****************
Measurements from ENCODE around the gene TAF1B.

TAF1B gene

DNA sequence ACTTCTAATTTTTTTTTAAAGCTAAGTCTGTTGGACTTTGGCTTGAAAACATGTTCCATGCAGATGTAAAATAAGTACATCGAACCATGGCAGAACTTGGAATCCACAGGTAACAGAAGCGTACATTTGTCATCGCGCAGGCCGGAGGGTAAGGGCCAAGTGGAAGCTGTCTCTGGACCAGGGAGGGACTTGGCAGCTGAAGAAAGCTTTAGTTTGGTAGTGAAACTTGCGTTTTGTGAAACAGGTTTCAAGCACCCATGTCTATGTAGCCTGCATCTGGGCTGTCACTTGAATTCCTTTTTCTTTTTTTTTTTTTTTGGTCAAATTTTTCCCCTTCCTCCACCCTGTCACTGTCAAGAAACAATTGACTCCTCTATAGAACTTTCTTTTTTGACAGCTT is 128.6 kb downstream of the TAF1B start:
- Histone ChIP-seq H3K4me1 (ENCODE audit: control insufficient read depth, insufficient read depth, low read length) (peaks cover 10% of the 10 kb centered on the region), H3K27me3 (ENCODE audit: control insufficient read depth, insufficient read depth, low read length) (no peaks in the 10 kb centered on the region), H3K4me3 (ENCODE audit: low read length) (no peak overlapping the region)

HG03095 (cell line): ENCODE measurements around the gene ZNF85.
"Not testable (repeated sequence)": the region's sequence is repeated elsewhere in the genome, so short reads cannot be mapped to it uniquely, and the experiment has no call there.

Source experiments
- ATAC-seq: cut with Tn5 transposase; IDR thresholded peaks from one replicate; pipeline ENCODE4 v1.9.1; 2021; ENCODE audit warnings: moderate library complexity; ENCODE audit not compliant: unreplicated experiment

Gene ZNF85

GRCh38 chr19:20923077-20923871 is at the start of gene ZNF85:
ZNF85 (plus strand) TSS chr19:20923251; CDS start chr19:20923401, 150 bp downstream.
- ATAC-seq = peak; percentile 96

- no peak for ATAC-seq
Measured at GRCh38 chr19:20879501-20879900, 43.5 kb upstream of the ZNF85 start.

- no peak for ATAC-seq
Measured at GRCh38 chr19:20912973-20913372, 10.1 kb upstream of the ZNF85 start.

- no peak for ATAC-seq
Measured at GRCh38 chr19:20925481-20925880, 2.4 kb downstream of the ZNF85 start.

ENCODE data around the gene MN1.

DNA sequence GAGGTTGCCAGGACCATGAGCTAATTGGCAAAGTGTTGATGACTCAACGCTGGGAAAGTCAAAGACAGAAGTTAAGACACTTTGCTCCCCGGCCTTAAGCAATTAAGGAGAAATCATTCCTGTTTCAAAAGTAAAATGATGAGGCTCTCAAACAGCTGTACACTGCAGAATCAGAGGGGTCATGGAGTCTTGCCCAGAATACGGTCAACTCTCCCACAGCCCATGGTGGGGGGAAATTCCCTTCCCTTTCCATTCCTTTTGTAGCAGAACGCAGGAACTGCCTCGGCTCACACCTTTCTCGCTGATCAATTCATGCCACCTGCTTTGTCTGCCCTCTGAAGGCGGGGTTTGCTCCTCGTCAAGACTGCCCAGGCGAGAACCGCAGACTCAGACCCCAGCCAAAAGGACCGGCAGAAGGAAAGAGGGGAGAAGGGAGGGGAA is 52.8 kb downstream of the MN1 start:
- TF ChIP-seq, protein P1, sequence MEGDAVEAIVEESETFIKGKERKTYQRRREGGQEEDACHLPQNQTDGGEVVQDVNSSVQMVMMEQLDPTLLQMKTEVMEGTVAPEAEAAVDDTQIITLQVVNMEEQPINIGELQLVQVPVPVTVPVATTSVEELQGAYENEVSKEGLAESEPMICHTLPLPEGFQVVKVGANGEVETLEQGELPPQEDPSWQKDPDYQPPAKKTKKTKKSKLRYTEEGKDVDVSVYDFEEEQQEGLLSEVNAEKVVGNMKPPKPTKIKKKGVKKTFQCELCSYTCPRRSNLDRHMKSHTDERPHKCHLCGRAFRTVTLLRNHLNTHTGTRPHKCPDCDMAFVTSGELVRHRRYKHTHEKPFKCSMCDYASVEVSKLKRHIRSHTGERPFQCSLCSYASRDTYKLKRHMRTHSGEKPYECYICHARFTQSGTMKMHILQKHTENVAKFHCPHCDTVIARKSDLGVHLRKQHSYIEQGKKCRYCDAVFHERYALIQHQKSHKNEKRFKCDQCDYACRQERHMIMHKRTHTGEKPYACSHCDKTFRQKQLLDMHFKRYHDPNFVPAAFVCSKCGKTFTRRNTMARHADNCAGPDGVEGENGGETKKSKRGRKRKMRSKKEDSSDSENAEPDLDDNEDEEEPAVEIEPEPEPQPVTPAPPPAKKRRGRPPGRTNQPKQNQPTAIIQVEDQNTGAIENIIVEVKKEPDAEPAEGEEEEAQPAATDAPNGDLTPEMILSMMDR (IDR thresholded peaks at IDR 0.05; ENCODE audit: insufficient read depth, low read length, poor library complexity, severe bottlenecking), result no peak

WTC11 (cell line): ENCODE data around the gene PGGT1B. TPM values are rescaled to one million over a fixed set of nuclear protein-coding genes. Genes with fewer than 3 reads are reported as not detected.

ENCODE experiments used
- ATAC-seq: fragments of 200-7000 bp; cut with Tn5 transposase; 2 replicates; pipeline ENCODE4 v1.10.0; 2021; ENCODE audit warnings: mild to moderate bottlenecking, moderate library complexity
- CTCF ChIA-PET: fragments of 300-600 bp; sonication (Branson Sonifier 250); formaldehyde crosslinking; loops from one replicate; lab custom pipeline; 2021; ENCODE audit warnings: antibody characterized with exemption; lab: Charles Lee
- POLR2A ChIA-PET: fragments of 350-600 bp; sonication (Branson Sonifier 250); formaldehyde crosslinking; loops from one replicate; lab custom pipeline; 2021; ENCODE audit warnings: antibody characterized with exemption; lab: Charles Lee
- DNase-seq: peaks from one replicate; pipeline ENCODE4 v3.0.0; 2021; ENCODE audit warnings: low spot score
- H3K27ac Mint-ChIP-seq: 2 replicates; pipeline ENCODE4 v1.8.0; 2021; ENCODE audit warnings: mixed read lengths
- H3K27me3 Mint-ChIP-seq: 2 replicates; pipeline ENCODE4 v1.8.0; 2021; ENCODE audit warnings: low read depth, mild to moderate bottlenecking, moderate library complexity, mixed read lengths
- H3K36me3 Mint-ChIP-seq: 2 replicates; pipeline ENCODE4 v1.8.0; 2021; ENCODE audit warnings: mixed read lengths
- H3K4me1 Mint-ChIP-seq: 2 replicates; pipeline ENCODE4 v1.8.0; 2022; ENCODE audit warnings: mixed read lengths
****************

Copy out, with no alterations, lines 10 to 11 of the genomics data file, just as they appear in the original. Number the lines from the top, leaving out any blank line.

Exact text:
GRCh38 chr19:20923077-20923871 is at the start of gene ZNF85:
ZNF85 (plus strand) TSS chr19:20923251; CDS start chr19:20923401, 150 bp downstream.